Have you ever been in the midst of a relational mess? The kind that leaves you wanting to run far away and hide from the pain of the problem, escape the inequity, and avoid the argument.
The truth is, relationships are one of our greatest challenges and one of our most tremendous rewards in life.
Consider for a moment the exchange God made in order to regain relationship with us. The level of sacrifice made is the most painful, gruesome, unjust yet powerful and significant moment in history, all in effort to regain connection with us. Let me be clear, relationships are not supposed to kill your soul or abuse your worth, but they do entail sacrifices of comfort and declarations of love.

I have recently felt it pressing on my heart to address the concern of offense — I see a lot of offense boil over in the hearts of the Church. We live in a world that seems to be easily offended and quick to divide on concerns that do not need to be mountains we die on or matters to lose a relationship for life over.
The Lord often cares about relationships more than He cares about who is right. I have been reminded of the verse in Matthew 5 that says: “Therefore, if you are presenting your offering at the altar, and there remember that your brother has something against you, leave your offering there before the altar and go; first be reconciled to your brother, and then come and present your offering.” What I am getting at is that we are charged to not sit back and wait for a solution or pray about the problem we are instructed to GO and reconcile.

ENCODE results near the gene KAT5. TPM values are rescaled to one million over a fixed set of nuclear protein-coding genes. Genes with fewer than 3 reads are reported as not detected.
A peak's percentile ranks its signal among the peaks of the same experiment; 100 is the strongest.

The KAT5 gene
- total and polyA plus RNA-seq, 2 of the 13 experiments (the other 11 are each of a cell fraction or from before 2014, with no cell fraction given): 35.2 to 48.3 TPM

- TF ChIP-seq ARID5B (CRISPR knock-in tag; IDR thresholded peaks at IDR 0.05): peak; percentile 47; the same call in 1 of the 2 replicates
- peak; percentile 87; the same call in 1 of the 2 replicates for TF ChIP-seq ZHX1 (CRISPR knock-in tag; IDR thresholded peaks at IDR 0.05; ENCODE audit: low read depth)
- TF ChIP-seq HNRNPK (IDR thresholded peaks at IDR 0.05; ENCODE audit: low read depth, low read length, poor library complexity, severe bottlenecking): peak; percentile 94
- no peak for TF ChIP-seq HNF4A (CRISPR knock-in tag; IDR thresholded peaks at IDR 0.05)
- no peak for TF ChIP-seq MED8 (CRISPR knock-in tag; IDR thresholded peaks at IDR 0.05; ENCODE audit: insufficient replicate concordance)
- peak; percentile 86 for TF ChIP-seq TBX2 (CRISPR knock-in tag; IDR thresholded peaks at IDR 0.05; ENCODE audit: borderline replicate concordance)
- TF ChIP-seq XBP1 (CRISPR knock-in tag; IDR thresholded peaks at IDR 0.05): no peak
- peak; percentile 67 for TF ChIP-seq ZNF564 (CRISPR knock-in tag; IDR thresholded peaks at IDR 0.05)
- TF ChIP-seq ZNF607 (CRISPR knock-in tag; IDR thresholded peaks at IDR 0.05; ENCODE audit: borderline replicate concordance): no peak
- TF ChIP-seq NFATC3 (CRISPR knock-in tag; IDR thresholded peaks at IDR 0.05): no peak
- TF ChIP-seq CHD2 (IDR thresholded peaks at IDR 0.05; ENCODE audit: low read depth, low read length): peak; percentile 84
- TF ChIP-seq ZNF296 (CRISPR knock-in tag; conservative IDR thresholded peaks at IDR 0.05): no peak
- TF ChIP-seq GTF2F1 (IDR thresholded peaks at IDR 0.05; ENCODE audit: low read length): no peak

Far too often people talk with a multitude about the problem, but not to the very person where the problem exists.
Now let me be clear, when it comes to reconciliation it does not matter whose fault it is,
the goal is always connection for both sides. The Lord said “if your brother has something against you go to him” — He never said “if it’s your fault go to them.”
The truth is, there will be many times that the concern is not your fault, but this doesn’t mean it is not your responsibility. 

In this week’s video blog, I shared further about the Lord’s value for healthy relationships. 

Have you ever found yourself on a forgiveness merry-go-round? Around and around you go again to the same problem with the same person as before. Does your forgiveness just seem to open yet another door for the wrongdoing to occur once more? Dodging punches and side swiping throws is not true reconciliation nor the fullness of relationship we’ve been called to cultivate. Now let me be clear, this does not mean if you have circled the merry-go-round once or twice and tried solely in your own strength and perspective to lend vulnerability and resolution to the situation you have completed the process of finding reconciliation. We have been given many steps to finding true restoration than this. Have you brought in outside counsel or gone before a neutral, trusted person with both of your best interests in mind to mediate the concern?